Increasing glycogen reserves and maintaining its level during training sessions requires a diet rich in carbohydrates. If an adequate amount of carbohydrates is not consumed daily between exercise periods, the content of muscle glycogen before loading gradually decreases and the exercise performance during training or competition deteriorates. Daily restoration of carbohydrate reserves of the body should be a priority for athletes who are training intensively.
Costill et al. Glycogen synthesis based on a 45% carbohydrate diet was evaluated for three consecutive days of 16.1 km run at 80% V02max. The level of muscle glycogen initially was 110 mmol-kg and decreased to 88 mmol on the second day and to 66 mmol-kg on the third day. Another study showed that a diet providing 525-648 grams of carbohydrates promoted the synthesis of glycogen to 70-80 mmol-kg and provided an almost maximum recovery of muscle glycogen for 24 hours.
Fallowfield and Williams also evaluated the importance of carbohydrate intake for their recovery after a prolonged load. Their subjects ran at 70% V02max for 90 minutes or until fatigue. For the next 22.5 hours, runners consumed an isocaloric diet containing 5.8 or 8.8 g carbohydrate-kg. After rest, they ran with the same intensity to determine endurance, and got 8.8 grams of carbohydrates-kg could run for the same time as in the first race. And although these two diets were isokaloriynymi, the running time of athletes who received 5.8 grams of carbohydrates-kg, decreased by 15 minutes.
For many athletes, energy needs and carbohydrates during training sessions are more than during the competition. Some athletes can not (unintentionally) increase the absorption of calories to meet energy needs during intensive training sessions. Costill et al. Studied the effect of a 10-day workout, increased in volume and intensity, on muscle glycogen and indices in swimming. Six swimmers themselves chose a ration containing 4,700 calories per day and 8.2 grams of carbohydrates-kg per day, and four swimmers chose a diet containing only 3,700 kcal and 5.3 grams of carbohydrates-kg per day. These four swimmers could not overcome the increased demands of training sessions and sailed much more slowly, presumably as a result of a 20% reduction in glycogen in the muscles.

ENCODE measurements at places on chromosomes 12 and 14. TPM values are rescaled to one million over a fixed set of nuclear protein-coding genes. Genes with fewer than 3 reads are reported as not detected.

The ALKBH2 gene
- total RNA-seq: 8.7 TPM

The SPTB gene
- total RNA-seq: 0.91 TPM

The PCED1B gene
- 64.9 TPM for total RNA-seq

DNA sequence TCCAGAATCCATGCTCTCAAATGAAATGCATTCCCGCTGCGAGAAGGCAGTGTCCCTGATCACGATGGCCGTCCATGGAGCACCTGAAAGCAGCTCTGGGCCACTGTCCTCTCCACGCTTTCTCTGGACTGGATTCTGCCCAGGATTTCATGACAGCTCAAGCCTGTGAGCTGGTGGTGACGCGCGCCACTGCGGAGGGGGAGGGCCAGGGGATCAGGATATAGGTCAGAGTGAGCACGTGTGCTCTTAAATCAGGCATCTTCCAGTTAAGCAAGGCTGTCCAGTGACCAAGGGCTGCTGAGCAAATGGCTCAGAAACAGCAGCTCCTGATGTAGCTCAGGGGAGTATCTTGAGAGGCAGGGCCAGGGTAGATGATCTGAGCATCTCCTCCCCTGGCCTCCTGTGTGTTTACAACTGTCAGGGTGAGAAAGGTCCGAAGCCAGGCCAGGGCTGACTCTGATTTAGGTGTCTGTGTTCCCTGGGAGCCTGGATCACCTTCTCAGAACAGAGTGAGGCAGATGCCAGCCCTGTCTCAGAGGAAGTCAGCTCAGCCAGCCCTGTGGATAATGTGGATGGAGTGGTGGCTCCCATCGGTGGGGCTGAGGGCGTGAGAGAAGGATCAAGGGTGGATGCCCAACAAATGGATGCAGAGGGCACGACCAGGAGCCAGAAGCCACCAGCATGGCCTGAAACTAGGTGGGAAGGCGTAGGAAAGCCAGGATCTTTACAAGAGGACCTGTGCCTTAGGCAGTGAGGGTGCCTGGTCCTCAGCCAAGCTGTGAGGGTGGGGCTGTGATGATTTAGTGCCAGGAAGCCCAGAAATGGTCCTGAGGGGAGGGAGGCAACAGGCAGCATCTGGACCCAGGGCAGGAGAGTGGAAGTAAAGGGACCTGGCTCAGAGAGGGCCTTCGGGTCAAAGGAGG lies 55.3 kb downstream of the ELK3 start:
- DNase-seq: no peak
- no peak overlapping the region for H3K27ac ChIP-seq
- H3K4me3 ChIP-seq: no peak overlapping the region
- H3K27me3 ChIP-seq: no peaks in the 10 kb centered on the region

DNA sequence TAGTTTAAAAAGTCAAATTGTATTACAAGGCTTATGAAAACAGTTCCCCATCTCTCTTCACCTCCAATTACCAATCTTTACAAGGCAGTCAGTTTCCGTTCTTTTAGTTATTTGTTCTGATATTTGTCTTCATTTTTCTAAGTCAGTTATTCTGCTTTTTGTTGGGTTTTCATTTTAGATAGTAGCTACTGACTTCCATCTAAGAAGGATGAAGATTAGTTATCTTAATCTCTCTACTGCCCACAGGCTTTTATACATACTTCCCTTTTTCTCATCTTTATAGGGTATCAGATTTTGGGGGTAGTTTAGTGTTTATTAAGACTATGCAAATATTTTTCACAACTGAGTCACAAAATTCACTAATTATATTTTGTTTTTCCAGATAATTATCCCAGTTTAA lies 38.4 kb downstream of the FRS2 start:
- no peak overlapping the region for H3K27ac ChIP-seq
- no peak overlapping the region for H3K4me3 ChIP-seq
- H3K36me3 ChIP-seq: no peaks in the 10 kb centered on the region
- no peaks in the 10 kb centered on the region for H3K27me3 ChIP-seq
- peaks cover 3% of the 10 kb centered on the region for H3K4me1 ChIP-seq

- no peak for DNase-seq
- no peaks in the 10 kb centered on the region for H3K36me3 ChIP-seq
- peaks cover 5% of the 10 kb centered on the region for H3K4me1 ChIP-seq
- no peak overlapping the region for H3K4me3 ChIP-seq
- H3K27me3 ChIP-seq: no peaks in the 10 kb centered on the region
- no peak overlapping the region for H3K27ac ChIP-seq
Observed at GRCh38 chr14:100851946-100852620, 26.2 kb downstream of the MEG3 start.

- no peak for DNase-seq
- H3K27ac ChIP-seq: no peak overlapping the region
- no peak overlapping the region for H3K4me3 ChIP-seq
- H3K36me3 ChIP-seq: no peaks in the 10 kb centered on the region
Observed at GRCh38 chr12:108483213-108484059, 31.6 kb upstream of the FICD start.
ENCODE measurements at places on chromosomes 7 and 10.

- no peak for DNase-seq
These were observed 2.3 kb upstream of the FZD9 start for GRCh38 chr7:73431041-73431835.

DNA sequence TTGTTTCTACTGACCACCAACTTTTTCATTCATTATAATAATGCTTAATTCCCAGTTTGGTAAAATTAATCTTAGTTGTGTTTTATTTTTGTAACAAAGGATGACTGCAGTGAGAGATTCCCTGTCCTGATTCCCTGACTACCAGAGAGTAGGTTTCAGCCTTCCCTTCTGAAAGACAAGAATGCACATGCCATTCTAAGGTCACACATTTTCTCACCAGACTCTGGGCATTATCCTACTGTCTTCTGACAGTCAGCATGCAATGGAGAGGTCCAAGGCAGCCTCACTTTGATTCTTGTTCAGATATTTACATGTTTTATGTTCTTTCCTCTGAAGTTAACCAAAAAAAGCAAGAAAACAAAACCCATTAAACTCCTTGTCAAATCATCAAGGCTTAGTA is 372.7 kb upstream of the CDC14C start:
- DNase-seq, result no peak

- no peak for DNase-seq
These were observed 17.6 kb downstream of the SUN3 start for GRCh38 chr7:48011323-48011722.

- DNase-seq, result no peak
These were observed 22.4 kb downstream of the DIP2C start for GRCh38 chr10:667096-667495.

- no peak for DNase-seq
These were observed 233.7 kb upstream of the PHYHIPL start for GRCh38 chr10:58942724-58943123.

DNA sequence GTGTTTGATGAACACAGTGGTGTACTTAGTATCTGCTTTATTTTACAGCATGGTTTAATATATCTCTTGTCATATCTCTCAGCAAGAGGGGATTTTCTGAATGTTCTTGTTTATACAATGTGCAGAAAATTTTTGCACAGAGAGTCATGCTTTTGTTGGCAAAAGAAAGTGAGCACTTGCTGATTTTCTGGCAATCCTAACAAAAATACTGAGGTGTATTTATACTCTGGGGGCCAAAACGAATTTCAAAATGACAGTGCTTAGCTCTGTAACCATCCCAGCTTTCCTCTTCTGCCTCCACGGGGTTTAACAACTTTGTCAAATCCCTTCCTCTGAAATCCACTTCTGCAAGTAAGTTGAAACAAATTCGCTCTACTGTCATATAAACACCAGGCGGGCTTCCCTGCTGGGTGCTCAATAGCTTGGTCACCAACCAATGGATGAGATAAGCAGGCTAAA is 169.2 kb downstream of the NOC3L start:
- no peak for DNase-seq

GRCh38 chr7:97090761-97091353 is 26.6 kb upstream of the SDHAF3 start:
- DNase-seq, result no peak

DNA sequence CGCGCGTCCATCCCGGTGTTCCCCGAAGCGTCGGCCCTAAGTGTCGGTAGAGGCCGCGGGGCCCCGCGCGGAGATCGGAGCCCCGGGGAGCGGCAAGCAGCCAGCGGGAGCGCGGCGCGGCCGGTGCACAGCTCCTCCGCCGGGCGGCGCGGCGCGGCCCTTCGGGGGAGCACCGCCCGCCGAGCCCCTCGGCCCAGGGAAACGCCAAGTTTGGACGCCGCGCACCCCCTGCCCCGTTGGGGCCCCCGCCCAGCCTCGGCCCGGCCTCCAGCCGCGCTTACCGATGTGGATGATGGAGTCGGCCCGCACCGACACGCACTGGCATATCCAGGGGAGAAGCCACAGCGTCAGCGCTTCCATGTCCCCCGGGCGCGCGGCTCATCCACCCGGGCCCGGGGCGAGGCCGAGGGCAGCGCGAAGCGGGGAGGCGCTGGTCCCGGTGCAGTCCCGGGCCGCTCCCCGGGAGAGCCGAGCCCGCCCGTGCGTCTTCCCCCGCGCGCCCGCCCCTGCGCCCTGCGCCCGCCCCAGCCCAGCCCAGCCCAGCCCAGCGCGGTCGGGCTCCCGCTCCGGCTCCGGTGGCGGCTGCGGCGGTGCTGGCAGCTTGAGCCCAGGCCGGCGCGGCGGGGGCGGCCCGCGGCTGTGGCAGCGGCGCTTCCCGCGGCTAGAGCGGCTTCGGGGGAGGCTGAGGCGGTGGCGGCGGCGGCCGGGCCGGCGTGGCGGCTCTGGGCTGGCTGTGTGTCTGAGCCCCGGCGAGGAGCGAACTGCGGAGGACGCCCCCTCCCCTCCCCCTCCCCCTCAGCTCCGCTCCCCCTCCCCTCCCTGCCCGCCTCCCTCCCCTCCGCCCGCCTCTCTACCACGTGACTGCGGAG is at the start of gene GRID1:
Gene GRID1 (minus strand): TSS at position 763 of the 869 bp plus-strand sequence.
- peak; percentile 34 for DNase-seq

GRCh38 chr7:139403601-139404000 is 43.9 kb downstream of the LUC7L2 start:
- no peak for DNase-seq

The feeling of lethargy associated with the depletion of muscle glycogen is often called overwork, the cause of which is overtraining. Athletes who train hard for several consecutive days should consume enough carbohydrates to reduce the threat of fatigue due to the combined depletion of muscle glycogen.
Glycogen depletion associated with training sessions can occur during classes that require repeated near-maximal explosive efforts (football, basketball), as well as with endurance exercises. The symptom of glycogen depletion is manifested in the inability of the athlete to maintain the normal intensity of the load. Depletion of glycogen can be accompanied by a sudden loss of body weight of several pounds (caused by the loss of glycogen and water).
A review of the literature by Sherman and Wimer casts doubt on the assumption that a high-carbohydrate diet optimizes adaptation to training and sports performance. In their opinion, the relationship between the depletion of muscle glycogen and the exhaustion of the athlete is the strongest in moderate training (65-88% V02max (maximum oxygen consumption is an indicator of the maximum capacity of the human body to transport and use oxygen during exercise)). However, they also mention the established fact that low blood glucose concentrations and muscle and / or liver glycogen can cause fatigue while performing other types of exercises. Since dietary carbohydrates are involved in maintaining carbohydrate stores in the body, Sherman and Wimer recommend that athletes continue to consume foods high in carbohydrates, and observe signs of lethargy during training and take note of those athletes whose addictions in food make them more prone to depletion of glycogen.